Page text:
international journal of philosophy and social-psychological sciences
Emotional Intelligence and Day-To-Day Emotion Regulation Processes: Examining Motives for Social Sharing
Azadeh Rezayati Zade, Fatemeh Khonsari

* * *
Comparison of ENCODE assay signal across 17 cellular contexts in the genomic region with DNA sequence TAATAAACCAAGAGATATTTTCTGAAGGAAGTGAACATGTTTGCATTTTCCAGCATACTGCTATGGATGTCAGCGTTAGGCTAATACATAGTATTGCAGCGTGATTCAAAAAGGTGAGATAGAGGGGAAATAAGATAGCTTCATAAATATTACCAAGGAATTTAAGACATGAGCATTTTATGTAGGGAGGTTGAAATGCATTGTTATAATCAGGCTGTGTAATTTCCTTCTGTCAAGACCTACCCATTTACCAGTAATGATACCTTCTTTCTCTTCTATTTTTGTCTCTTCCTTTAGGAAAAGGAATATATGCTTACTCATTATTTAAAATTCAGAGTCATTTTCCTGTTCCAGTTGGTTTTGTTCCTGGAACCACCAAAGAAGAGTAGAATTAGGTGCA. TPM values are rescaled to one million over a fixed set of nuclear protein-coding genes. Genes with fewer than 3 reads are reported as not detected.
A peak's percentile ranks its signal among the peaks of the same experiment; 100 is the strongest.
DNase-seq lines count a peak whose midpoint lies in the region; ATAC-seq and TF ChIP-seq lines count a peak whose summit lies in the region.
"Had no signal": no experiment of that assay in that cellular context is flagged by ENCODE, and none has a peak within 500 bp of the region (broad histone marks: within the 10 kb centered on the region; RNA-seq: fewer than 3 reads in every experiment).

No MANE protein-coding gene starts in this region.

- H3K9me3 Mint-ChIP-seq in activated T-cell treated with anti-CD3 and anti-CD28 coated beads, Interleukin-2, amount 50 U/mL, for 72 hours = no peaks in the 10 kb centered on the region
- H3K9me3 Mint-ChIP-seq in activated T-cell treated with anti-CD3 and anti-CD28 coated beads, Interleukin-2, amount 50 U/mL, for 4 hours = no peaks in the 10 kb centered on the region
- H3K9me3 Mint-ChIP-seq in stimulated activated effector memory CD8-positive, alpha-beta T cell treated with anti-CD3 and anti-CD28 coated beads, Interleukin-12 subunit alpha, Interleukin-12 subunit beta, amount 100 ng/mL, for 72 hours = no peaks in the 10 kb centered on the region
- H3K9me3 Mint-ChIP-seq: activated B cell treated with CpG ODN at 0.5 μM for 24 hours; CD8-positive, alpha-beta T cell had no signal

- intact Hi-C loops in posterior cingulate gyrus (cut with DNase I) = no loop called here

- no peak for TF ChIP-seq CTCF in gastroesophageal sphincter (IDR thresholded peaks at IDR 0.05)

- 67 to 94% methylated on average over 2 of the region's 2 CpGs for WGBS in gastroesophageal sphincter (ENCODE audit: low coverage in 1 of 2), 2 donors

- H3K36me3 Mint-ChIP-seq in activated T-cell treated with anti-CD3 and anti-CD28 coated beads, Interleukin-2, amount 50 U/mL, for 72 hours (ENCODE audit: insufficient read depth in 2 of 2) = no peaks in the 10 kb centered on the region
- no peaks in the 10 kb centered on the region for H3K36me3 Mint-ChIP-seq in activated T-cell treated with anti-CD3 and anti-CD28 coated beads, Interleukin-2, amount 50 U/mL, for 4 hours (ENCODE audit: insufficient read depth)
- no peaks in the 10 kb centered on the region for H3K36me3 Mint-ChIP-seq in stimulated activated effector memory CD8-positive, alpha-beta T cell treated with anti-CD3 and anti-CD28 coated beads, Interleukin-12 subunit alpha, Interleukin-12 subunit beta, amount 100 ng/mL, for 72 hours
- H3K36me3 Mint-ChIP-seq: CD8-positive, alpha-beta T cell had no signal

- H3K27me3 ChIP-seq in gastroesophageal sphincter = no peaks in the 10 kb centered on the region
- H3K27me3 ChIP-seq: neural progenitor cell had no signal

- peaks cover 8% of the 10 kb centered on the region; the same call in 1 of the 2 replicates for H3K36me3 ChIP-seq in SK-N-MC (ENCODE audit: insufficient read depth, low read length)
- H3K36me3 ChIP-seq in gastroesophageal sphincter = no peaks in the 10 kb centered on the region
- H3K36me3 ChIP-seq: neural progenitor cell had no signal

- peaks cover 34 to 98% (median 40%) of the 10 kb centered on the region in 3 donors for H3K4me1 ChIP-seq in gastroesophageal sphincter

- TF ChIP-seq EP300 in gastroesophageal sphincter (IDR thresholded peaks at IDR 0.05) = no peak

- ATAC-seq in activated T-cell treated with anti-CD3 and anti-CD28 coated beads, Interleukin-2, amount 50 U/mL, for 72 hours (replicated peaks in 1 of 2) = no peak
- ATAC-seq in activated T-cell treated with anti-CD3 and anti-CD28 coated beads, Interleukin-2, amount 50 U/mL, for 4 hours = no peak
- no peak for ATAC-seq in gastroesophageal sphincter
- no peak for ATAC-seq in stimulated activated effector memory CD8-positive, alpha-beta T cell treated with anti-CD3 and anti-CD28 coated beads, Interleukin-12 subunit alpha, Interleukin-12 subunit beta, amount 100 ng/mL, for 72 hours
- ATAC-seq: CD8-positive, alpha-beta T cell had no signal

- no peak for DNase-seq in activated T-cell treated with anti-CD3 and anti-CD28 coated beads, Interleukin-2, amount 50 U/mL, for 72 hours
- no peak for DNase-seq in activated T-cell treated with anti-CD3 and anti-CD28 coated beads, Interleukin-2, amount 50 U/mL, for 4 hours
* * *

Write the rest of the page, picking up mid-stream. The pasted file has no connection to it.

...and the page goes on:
There is growing interest in the emotion regulation processes that underle the adaptive functioning of emotionally intelligent individuals. This study uses experience sampling to examine whether the emotional intelligence (EL) of undergraduate students (N=84) relates to their day-to-day use of five emotion regulation processes over a five-day period. We also test whether EI predict motives for one of the emotion regulation processes (social sharing). We measure both ability EI (the brief Situational Test of motion Management) and self-rated El (the Self-Rated motional inteligence Scale) Self-rated El significantly predict more social sharing, direct situation modification and reappraisal. Ability El does not significantly predict any of the five regulation processes. Both ability and self-rated El are significantly related to greater bonding and relief motives for social sharing Self-rated El is also reated to recovery motives. These results suggest that it is the self-beliefs about one's emotional abilities, rather than emotion knowledge, which influence the emotion regulation processes people use in daily life.